Getting your baby to sleep through the night is one of the most common problems facing new parents. One mother tells how she had problems teaching her son a good routine and a Paediatrician gives her tips for a good night's sleep.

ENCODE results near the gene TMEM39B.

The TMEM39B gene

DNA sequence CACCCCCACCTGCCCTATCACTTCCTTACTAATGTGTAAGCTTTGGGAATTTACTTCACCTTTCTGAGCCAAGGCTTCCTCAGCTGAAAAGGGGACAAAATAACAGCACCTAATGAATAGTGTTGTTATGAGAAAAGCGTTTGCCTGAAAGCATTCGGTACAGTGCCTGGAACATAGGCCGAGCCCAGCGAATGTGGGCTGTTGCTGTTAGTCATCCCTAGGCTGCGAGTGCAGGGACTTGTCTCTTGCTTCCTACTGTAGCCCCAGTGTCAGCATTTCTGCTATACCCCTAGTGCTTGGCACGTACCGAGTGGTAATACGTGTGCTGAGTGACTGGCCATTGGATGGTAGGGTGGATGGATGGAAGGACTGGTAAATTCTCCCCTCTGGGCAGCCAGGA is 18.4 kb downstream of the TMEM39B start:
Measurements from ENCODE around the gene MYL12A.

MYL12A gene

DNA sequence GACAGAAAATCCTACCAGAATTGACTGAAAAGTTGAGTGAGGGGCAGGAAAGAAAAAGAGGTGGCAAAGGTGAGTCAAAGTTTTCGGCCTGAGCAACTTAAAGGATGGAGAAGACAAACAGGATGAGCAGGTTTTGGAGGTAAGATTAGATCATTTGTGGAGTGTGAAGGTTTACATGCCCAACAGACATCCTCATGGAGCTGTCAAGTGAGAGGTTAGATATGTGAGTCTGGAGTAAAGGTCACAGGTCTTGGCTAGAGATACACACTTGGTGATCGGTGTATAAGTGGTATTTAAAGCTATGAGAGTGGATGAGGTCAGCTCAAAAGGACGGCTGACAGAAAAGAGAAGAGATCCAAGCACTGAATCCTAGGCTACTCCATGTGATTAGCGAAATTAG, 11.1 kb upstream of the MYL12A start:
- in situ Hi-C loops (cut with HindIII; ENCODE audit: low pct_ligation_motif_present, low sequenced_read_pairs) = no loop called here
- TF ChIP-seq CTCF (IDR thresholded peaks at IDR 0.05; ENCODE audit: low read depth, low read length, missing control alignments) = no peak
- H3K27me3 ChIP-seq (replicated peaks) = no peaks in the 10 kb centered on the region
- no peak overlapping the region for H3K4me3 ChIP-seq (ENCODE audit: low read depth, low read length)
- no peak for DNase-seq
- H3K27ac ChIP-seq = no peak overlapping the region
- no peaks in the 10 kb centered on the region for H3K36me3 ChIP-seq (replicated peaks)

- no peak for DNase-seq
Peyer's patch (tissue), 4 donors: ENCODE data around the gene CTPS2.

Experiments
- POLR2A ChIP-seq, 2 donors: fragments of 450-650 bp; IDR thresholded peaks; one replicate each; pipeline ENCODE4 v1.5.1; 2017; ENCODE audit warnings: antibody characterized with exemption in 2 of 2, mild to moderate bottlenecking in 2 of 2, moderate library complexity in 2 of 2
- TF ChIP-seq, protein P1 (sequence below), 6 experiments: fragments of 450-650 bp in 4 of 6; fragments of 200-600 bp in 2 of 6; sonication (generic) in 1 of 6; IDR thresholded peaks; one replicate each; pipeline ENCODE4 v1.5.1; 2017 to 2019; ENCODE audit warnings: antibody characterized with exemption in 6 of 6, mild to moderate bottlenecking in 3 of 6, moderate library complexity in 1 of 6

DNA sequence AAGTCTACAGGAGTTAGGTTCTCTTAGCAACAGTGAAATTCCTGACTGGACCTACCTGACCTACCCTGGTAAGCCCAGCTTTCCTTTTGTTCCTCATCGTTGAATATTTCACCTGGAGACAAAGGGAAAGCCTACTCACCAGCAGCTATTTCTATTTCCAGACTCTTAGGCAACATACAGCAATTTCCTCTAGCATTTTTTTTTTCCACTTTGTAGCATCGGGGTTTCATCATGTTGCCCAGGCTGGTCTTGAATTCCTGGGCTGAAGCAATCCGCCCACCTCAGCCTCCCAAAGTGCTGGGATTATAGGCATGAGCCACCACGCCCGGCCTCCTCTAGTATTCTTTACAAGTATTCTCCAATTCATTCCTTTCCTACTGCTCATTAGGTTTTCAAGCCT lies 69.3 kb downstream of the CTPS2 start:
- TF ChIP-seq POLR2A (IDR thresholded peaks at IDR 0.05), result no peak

Dr. Su Laurent: There is one thing which I say to all mums which is unrealistic to expect your child skip through the night, if you can't cop with them having them cry, for at least a short spell, when you put them down sometimes and also when they wake up in the middle of the night. They’ve got to get through that to be able to sleep through the night. Deborah Baggs: I probably didn’t do what I should have done. When he woke up, and started crying as a small baby, I used to pick him up and feed him, whereas I didn’t really try and get into routine. Dr. Su Laurent: Routines are probably something which are actually very important and sometimes quite hard to develop. Most first-time mums will respond to their babies by feeding them, putting them down, and it will be fairly straightforward when the baby wants to go to sleep. But a habit that we all fall into is letting our baby fall sleep in our arms always so that then you put them down very carefully into the cot and then they sleep, and then if they wake up, they panic because they are not used to being in cot, awake, and they scream. Deborah Baggs: The other mistake I made was letting him fall asleep when he was feeding and over my lap, and then putting him in his cot, teaching, and he learned to go to sleep on his own. Dr. Su Laurent: Something that I would advice all first-time parents is to try very hard to put their baby down awake when they put them down to sleep. They won't be able to do that because they will fall asleep quite often in their arms. But sometimes putting down awake, so baby gets used to be able to go to sleep from the waking state lying in their cot, and they'll have far fewer sleep probably than a long time. To start with put your baby to sleep when they are sort of awake so they can learn settling in their cot, and then in the middle of the night when they wake up as you expect them to, you go to them, you don't pick them up, you just say something reassuring and the most important thing is not to feed them. So you reassure them, you go by downstairs again and you wait. And they will scream, as they always have no doubt. And then you wake and five minutes later you pop in again, and you just say, it's okay, go back to sleep. This time you leave it to ten minutes and time it, ten minutes, and then you go back again and settle them down again and you may have to do this for two hours the first night. My strong recommendation as a breast-feeding mother if you are trying to do this, is to let your partner go in and do it because if you go in and you are breast-feeding, the baby will smell your milk and won't settle easily. Also it's about time if you are a breastfeeding mother that your partner did a bit of something in the middle of the night. So you settle him down and you keep doing this but make your interval longer and longer between going and checking on them. Do as I do but if you know they are okay and they are safe, just leave them. Deborah Baggs: Teaching and he learned to go to sleep on his own, in the cot on his own until he was well over one. But we got there in the end and – be taking that.